While students are now able to choose the speciality and location of their clinical placements, the amount of time and type of experience needed in the clinical setting is still subject to debate. More recently, authors such as Oliver (2002, 2004) have drawn our attention to the trajectory of experience and the context of clinical learning in becoming competent in practice and have debunked the myth that more clinical hours are necessary to assist students in their clinical learning and gaining experience. Nonetheless, both tertiary education institutions and service areas are expected to collaborate in order to increase the learning opportunities for nursing students (Dufault, et al., 1992; Kulewicz, 2001). Through a consortium trialled at Rhode Island, it was concluded that colleges and hospitals working together presented exciting opportunities to share and learn from one another. Other benefits included increased recruitment and retention of participating nurses and greater ease in transition to the workforce. A similar concept was used at the Georgetown University School of Nursing, where a three-tiered team model demonstrated the effectiveness of the undergraduate preceptorship program to enter the workforce (Zerbe & Lachat, 1991). Students in this study reported an increased sense of independence with patient care and satisfying clinical experience when clinical teaching was shared among key stakeholders. The Discipline of Nursing and Rural Health at the University of South Australia concurs and believes that rural health services and agencies are the prime partners in preparing students for professional practice (Clinical Facilitators Resource Manual, 2004).

Moreover, clinical supervision through preceptorship or supervisor programs has received much attention in the literature. The collaborative partnership between preceptor (i.e. tutor) or supervisor (i.e. official advisor with regards to work performance) or mentor (i.e. an experienced registered nurse), student and faculty is valuable for providing student support, knowledge transfer to the clinical setting and problem-solving (LeGris & Cote, 1997; MacLeod & Farrel, 1994). Teasdale, Brocklehurst and Thom (2001) have highlighted the significance of both formal and informal support for nurses. Additionally, the characteristics and attributes as well as responsibilities of a clinical teacher have been identified and reported. Clinicians and practitioners, in assuming their new role, however, need to be prepared for this role (Hinchcliff, 1999). They should be equipped with adequate knowledge and understanding of the concepts upon which clinical supervision is based. Clinical venues should be informed of the underpinnings, process and structure of clinical supervision (Draper, et al., 1999; Gallinagh & Campbell, 2000; van Ooijen, 2000). To this end, the Discipline of Nursing and Rural Health is addressing the issue by conducting regular meetings and workshops on preceptorship and supervision for clinicians and practitioners.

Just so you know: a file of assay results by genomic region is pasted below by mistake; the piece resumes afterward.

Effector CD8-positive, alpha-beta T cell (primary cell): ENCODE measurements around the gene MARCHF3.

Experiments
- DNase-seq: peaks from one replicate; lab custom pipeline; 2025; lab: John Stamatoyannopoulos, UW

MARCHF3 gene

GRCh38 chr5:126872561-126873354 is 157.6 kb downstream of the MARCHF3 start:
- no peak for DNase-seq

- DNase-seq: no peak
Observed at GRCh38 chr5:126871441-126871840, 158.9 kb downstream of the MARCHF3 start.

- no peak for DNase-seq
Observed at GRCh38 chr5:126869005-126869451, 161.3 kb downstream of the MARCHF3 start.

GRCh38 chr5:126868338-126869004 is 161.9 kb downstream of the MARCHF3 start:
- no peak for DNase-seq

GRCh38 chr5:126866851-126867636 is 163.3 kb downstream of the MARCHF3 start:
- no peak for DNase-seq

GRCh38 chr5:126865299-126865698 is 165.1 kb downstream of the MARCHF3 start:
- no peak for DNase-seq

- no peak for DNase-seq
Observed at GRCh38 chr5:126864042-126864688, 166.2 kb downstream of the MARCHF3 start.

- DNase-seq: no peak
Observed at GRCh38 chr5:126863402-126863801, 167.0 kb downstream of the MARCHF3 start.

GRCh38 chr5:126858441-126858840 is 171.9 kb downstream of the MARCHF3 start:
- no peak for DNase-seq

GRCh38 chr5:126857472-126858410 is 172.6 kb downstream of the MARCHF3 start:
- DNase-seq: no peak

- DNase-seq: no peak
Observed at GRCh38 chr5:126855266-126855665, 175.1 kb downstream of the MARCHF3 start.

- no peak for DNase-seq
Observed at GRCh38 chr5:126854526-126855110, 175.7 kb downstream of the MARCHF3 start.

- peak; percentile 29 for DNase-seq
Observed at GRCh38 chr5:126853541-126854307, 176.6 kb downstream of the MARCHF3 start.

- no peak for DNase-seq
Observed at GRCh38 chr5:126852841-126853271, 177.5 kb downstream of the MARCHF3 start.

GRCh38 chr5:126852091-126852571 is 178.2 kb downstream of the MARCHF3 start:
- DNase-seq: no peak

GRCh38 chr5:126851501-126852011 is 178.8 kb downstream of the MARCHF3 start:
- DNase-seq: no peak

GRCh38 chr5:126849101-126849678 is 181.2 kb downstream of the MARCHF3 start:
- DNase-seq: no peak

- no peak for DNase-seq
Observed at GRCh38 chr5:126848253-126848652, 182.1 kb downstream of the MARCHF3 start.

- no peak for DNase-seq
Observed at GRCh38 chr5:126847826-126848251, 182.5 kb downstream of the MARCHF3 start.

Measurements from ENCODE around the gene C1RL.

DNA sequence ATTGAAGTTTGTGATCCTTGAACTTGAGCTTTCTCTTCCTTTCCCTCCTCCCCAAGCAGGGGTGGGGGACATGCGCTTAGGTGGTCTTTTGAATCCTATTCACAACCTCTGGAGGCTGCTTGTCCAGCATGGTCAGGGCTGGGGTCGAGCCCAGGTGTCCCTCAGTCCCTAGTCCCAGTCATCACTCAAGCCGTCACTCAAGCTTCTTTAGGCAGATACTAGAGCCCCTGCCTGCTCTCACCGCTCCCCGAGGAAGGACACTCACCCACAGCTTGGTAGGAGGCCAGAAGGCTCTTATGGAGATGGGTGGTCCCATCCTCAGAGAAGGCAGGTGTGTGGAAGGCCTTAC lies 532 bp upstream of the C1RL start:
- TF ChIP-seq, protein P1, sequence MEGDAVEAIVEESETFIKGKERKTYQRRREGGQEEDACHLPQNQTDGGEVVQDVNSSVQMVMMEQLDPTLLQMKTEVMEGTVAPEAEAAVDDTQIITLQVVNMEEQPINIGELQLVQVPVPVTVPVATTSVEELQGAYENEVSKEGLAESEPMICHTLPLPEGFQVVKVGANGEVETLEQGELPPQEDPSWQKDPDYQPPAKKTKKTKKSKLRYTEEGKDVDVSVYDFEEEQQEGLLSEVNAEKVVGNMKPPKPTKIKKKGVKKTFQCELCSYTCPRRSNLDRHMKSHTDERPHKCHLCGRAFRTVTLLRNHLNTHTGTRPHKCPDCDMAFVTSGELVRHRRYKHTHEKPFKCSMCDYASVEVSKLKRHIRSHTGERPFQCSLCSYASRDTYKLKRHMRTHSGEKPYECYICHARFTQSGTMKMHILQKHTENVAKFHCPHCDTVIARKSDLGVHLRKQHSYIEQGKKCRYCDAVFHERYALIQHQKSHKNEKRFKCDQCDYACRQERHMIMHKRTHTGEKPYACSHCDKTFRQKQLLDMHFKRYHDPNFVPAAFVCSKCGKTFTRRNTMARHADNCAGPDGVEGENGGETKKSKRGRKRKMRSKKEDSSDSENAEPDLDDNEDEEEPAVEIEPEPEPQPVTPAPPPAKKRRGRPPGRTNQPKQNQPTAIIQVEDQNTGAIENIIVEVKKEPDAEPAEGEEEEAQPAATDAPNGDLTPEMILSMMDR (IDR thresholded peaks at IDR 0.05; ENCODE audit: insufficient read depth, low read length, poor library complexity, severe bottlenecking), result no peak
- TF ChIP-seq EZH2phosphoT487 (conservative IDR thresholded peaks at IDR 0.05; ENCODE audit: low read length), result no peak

But how can the workplace experience be objectively assessed? There are a number of direct and indirect approaches that may be useful (Boulton-Lewis, 1995); of the range of procedures, we have chosen an evaluation instrument to provide an overview of the learning experiences as perceived by students. The instrument is a catalyst for collaborating in teaching and learning between faculty members, service organisations and students. Most nursing students value highly their clinical experiences and feedback that is provided to all participating services and agencies further strengthen the ties between the institutions.

Purpose of study

The aims of this study were as follows:

  1. To evaluate existing clinical venues providing placement to the Discipline of Nursing and Rural Health nursing students at the University of South Australia, Whyalla Campus;

  2. To develop an evaluation tool that will measure student satisfaction with clinical venues;

  3. To provide an opportunity for students to comment on their perception on clinical learning;

  4. To identify areas of strengths and/or limitations of clinical placement venues;

  5. To identify problems that occur during student placements and address these accordingly;

  6. To assist clinical venues in improving and enhancing the learning environment they provide students;

  7. To ensure high quality clinical learning experience; and

  8. To meet university requirements regarding evaluation of learning.

The specific aims of this paper are: to describe the process by which the evaluation instrument was developed, to convey the results of survey and to explore the learning outcomes that might result with the use of such an instrument.